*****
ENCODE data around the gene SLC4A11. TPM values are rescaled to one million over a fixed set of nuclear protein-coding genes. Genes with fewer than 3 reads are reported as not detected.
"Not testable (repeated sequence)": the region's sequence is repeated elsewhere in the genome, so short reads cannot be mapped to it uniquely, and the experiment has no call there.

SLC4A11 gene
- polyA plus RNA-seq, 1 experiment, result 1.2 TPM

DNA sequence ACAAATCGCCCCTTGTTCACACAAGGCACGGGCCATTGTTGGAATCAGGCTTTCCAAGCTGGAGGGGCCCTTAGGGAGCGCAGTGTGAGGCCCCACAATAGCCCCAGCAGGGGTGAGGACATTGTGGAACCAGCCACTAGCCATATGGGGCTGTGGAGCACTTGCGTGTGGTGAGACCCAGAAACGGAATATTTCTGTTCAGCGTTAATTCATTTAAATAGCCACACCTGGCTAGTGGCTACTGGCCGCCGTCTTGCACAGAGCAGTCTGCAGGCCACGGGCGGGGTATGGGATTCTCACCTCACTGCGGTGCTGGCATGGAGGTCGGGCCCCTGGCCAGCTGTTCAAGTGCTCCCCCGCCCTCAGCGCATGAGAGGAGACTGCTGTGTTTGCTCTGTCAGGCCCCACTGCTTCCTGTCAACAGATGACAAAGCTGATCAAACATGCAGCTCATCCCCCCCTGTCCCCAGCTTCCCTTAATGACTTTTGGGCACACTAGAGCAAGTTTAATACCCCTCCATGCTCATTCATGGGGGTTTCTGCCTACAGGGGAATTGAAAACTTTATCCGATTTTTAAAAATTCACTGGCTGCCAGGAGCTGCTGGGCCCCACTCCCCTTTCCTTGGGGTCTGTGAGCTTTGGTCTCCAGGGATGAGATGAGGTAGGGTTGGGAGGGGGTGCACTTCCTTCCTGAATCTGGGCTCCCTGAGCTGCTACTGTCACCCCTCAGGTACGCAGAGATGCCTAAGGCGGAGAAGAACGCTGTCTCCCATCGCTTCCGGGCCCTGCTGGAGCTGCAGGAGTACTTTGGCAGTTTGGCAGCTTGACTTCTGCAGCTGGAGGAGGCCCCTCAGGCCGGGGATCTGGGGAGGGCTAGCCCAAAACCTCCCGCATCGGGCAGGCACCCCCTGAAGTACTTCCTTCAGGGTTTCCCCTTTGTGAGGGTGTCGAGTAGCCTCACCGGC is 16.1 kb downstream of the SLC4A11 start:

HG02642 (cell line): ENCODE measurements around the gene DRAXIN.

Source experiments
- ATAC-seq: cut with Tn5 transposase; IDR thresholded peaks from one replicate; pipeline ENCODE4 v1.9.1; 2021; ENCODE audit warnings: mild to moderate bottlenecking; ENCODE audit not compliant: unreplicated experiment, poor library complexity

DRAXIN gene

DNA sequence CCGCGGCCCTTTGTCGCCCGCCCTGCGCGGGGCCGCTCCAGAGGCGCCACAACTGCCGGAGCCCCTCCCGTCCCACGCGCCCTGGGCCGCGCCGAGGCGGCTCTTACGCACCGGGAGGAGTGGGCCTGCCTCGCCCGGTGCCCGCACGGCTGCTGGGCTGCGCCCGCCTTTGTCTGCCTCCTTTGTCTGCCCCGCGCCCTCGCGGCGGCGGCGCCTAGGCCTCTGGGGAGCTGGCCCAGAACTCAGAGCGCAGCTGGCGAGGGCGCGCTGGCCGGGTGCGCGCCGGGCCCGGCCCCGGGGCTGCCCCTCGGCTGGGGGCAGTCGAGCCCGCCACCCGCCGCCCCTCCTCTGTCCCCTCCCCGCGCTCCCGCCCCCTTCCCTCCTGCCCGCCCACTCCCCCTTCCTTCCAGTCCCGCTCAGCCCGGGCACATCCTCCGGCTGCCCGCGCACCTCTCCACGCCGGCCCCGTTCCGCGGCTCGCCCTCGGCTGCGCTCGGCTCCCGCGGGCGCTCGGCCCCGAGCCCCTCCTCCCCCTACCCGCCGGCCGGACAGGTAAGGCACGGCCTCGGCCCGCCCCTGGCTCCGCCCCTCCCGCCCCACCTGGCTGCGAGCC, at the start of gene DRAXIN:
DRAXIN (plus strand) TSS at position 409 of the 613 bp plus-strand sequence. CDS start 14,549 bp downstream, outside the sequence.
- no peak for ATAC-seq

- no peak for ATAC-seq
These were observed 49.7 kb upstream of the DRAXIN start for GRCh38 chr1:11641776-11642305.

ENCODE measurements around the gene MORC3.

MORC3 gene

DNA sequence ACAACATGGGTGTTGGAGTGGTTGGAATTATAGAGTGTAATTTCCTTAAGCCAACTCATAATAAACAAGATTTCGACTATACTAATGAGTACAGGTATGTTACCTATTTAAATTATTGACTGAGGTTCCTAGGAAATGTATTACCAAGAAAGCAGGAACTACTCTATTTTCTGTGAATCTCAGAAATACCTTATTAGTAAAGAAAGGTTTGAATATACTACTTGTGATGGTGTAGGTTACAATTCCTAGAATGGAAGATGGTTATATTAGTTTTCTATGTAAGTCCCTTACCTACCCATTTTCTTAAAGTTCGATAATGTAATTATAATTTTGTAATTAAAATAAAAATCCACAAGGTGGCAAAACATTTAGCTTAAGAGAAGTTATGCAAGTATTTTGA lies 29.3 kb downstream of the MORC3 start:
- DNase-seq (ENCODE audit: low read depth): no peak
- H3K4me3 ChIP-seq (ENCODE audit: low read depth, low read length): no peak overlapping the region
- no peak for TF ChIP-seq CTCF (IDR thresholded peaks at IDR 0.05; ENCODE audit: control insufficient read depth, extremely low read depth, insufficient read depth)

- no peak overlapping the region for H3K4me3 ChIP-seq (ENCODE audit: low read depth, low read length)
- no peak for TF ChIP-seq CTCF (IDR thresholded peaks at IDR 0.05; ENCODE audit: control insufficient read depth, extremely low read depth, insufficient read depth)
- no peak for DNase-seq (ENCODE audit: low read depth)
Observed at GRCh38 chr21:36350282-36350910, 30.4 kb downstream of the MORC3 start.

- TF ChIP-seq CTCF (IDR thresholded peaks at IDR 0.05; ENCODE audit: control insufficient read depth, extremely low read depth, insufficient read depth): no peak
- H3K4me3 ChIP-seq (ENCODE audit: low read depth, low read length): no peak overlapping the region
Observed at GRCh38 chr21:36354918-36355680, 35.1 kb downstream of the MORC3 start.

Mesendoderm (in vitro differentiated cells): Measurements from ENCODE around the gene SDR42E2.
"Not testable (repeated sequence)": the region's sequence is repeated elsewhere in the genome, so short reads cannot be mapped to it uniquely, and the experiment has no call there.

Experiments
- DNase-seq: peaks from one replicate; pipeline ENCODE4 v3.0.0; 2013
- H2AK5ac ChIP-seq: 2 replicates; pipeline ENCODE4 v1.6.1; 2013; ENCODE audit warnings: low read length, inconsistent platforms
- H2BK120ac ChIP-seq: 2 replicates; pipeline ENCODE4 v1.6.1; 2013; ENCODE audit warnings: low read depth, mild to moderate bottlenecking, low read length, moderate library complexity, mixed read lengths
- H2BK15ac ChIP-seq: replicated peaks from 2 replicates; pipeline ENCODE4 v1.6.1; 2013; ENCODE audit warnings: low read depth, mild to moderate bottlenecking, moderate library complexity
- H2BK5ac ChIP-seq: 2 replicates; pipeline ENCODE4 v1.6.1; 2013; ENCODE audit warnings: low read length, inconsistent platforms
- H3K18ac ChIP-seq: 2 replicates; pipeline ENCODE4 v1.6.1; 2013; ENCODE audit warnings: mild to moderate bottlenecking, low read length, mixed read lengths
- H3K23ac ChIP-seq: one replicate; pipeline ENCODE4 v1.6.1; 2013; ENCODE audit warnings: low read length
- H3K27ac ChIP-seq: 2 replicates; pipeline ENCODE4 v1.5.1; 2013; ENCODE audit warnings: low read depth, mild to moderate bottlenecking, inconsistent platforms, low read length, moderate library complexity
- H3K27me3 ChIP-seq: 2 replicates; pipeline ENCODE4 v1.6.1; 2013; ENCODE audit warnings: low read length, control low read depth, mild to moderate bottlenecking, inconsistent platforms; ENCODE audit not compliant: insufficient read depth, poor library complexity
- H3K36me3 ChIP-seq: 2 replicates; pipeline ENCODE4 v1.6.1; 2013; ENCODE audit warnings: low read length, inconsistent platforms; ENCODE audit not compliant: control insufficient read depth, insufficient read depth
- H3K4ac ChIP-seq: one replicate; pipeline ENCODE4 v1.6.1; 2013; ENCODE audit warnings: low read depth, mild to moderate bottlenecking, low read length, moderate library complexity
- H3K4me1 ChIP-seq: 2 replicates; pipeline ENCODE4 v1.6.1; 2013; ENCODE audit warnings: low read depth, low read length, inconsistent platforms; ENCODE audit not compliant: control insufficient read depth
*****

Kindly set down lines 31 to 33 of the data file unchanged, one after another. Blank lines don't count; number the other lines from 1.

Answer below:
- DNase-seq: peaks from one replicate; pipeline ENCODE4 v3.0.0; 2013
- H2AK5ac ChIP-seq: 2 replicates; pipeline ENCODE4 v1.6.1; 2013; ENCODE audit warnings: low read length, inconsistent platforms
- H2BK120ac ChIP-seq: 2 replicates; pipeline ENCODE4 v1.6.1; 2013; ENCODE audit warnings: low read depth, mild to moderate bottlenecking, low read length, moderate library complexity, mixed read lengths